Architect Francis Metzger encourages Belgians to rediscover Brussels

24.08.2018 - Editorial
Atelier MA2 © Serge Anton

The chief executive of MA2 Francis Metzger calls himself a ‘greedy’ architect. That is because he refuses to specialize in one field and instead approaches a whole range of projects. He works on contemporary buildings and restores old ones. He is the academic supervisor and a Master’s professor at ULB. He’s also a vice-president of the French and German speaking Ordre des Architectes. A jack of all (architectural) trades pretty much.

Together with his team, he works on big projects like the new Astoria hotel, the new Erasmus hospital, Horta central station, and many others. Driven by curiosity and their passion for art, they make buildings that aim to stand out from the rest.


Biblio Solvay © Marie-Françoise Plissart

Describe yourself as a building.

I find buildings very static and I don't like to use this feature to describe myself. I'd rather be a tent. A design that represents wandering and movement, one that visits, one that’s interested and curious. They are ‘buildings’ that are charged with happiness. I am the opposite of something like The Great Pyramids. They have been static for so many years it's sad.


Who is your architect godfather?

No one in the world of architecture, actually. My mentors are philosophers, artists, dancers, stylists, etc... I feed off parallel arts to build my projects. That is because if I was inspired by architects, by the work that was already built, it would be projects that already got realized several years ago. That means they are not as relevant. It is more interesting to draw inspiration from the present and all the current artists in order to rethink architecture.

If you had to replace the Atomium with something else, what would it be?

The attitude of replacing something with something else is very modernist-like. I’d rather complete it instead of replacing it. Which reminds me of a project I did a few years ago when we decided to add another ‘ball’ to the Atomium. It was meant to be a large convention centre placed right underneath the structure.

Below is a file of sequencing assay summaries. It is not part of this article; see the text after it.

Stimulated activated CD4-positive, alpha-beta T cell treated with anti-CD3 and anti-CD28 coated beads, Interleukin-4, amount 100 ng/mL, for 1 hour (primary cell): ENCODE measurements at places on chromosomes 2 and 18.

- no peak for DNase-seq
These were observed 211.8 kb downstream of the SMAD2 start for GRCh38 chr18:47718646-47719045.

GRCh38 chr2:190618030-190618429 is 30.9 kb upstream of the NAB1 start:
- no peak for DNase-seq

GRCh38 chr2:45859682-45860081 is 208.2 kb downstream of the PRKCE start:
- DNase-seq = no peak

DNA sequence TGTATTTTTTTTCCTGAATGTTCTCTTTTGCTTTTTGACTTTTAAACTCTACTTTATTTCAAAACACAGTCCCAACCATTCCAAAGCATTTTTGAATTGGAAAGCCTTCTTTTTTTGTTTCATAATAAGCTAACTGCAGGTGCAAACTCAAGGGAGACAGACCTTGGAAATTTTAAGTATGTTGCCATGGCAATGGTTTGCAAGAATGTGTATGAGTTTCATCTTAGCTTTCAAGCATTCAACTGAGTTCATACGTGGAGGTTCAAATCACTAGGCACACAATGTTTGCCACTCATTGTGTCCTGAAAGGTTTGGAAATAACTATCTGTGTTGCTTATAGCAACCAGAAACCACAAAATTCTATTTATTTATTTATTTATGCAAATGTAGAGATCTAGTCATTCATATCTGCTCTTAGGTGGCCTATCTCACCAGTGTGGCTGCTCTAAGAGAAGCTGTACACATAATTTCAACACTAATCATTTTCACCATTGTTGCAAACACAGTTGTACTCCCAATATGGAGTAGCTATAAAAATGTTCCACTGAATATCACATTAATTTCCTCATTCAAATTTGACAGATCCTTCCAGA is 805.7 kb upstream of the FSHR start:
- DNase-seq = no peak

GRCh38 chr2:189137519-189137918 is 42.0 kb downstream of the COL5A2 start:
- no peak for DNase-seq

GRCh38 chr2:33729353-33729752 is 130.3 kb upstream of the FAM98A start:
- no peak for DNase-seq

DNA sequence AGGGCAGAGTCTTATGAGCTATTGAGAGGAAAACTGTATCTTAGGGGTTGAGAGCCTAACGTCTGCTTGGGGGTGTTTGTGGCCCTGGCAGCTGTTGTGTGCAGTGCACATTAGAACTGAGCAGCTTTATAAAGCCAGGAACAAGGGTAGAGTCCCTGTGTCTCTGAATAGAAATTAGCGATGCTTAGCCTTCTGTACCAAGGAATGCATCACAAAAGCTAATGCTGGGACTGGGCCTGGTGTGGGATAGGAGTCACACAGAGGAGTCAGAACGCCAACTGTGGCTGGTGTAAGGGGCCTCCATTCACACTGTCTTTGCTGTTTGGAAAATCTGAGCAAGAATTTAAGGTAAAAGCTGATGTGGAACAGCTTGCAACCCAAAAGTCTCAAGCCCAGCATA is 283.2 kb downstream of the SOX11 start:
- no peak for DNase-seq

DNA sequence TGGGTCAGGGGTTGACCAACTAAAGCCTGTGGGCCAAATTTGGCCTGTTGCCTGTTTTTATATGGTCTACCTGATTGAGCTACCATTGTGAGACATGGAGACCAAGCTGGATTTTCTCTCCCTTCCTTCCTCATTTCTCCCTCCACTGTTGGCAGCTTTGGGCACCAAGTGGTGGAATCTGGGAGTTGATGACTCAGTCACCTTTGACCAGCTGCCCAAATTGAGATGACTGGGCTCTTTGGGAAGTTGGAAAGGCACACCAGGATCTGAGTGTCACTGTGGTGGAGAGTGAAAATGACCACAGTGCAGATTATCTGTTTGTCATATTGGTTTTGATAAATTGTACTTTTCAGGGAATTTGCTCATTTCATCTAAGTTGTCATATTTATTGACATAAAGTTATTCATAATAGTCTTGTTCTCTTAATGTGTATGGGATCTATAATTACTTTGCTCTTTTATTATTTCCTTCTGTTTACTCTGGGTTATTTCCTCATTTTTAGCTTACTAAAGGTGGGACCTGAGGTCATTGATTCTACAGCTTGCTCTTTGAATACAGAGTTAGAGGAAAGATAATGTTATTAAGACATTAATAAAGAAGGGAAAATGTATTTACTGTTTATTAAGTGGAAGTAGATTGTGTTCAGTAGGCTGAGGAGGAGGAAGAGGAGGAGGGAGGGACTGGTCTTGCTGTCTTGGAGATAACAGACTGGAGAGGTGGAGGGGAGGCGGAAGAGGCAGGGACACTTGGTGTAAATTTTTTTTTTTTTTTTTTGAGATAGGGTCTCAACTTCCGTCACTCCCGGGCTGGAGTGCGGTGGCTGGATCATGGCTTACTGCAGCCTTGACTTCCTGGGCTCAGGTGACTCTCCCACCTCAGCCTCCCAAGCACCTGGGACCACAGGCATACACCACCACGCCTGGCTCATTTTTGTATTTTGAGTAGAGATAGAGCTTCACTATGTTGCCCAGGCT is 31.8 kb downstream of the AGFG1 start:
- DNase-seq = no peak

The Atomium is an icon, an urban symbol and it's a shame that not much is happening inside of it. When you visit the Atomium once, you never go back. However, creating something just at the bottom of it would bring it back to life. Moreover, the dome does not alter the constitution of the building. The aim is to work with the heritage, to reinsert this monument into a current cultural and economic reality. Because for now, a symbol is just what it is.

Erasme Campus at night © Daniel Deltour

Best architectural city-trip?

To be a little provocative, I would say Brussels. It is rare for people living in Brussels to know their city. Why there's a lot of wonderful things here. This place is more interesting than it looks. It is magnificent to live there: culturally, gastronomically, architecturally... The aim should be for people to rediscover their own city.

What building would you like to blow up?

The problem today is the lack of author work. There are many projects that are being set up but they cannot be called architecture, because architecture is art. These days there are fewer and fewer projects with a strong identity. Things are similar, we don't know where we stand anymore. A real architect, on the other hand, is capable of producing something tasteful, with a soul. When a building is seen, we can tell ourselves that it is a gift that was made to the city. This goes beyond construction. But since I don't want to clear the city, I would use the very average projects to reinvent some concepts.

Villa Empain © Georges Dekinder

What changes/challenges do you expect in your business?

My personal challenge is to finish the book I am currently working on. I tend to do too many things all at once and sometimes it is awful because I miss on the things I really want to achieve. I've been trying to finish writing this book for years. I’ve been in contact with many publishers already. Yet, since it is not a priority, I neglect it a bit.

The book is a more of a theoretical reflection of the experiences I’ve lived. It is directly linked to what I call ‘the tragedy of architects’. That is, the loss of the identity of the buildings after they have been finished. Basically, we build projects that take a long time to set up. And when it's all over, we take pictures. Usually, those are the only ones that keep the idea of the building as it was planned. Because the next day, people take possession of the work (which is how it’s supposed to be, of course) and distort it. Thus, several years later the colours change, rooms might be added, the lighting modified... ‘The architects' tragedy’ basically meant that we create eminently perishable works.

ULB Auditorium © Marie-Françoise Plissart

Which project would you like to be remembered by?

The next one. The one I haven't thought about yet. Because we architects are still in the future. We're so caught up in time, we exist in tomorrow. There is really no time for introspection, we are acting and creating at all times. And what we are really building is ourselves. So, in the end, we get better; we're a little better than before. That is why we are always convinced that the next project will be the best. The hope is there, in the new idea.  

Which Belgian talent should we feature on Belgian Boutique next? Why?

In Belgium, there's a lot of talent! Bernard Hisler, François Schuiten, Philippe Ratton, Michèle Noiret (incredible choreographer), Ingrid von Wantoch Rekowski (talented director). All these creators put fabulous energy into creating stories.


ULB Auditorium © Marie-Françoise Plissart

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